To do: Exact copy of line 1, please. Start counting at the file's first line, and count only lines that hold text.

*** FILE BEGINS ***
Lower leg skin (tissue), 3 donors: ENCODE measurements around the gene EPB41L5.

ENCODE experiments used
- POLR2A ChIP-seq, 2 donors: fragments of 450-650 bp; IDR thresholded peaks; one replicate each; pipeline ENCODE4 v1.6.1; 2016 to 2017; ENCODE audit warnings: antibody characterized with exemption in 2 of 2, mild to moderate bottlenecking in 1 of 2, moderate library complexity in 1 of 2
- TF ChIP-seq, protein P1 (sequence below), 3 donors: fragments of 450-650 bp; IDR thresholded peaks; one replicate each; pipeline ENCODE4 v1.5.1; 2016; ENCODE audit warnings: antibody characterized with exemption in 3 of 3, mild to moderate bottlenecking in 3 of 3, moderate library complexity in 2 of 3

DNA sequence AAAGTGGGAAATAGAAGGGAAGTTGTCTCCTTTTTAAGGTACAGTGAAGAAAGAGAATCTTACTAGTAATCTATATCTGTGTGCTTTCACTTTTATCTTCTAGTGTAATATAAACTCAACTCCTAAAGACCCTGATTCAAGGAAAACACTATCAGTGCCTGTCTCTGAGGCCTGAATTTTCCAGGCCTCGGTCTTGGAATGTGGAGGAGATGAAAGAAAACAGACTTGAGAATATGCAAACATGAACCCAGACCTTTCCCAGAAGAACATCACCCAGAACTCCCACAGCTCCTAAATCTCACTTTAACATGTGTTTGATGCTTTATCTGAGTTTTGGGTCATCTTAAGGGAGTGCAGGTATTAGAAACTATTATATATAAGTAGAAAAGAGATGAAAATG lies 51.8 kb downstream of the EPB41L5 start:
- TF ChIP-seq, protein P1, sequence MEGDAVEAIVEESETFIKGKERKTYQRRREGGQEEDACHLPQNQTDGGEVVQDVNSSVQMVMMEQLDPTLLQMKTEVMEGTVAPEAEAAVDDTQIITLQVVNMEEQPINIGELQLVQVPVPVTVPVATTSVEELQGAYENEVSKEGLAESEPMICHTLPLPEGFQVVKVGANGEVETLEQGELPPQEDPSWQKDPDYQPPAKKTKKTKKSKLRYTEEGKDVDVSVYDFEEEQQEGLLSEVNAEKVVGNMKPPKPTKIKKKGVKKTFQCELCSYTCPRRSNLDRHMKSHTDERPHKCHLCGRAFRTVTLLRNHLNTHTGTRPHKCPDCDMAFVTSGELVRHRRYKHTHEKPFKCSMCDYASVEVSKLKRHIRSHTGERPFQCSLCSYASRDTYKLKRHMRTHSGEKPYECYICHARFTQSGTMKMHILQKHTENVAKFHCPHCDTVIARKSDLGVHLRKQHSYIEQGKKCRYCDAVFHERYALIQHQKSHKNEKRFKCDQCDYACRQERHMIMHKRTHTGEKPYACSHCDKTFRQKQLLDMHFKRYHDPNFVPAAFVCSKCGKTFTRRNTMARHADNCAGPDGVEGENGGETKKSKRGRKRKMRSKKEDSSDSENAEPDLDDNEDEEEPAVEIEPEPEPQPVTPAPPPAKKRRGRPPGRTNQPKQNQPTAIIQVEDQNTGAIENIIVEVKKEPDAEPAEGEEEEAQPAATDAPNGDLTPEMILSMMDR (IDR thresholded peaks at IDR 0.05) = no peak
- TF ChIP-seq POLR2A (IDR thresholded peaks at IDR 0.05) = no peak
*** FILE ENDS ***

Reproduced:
Lower leg skin (tissue), 3 donors: ENCODE measurements around the gene EPB41L5.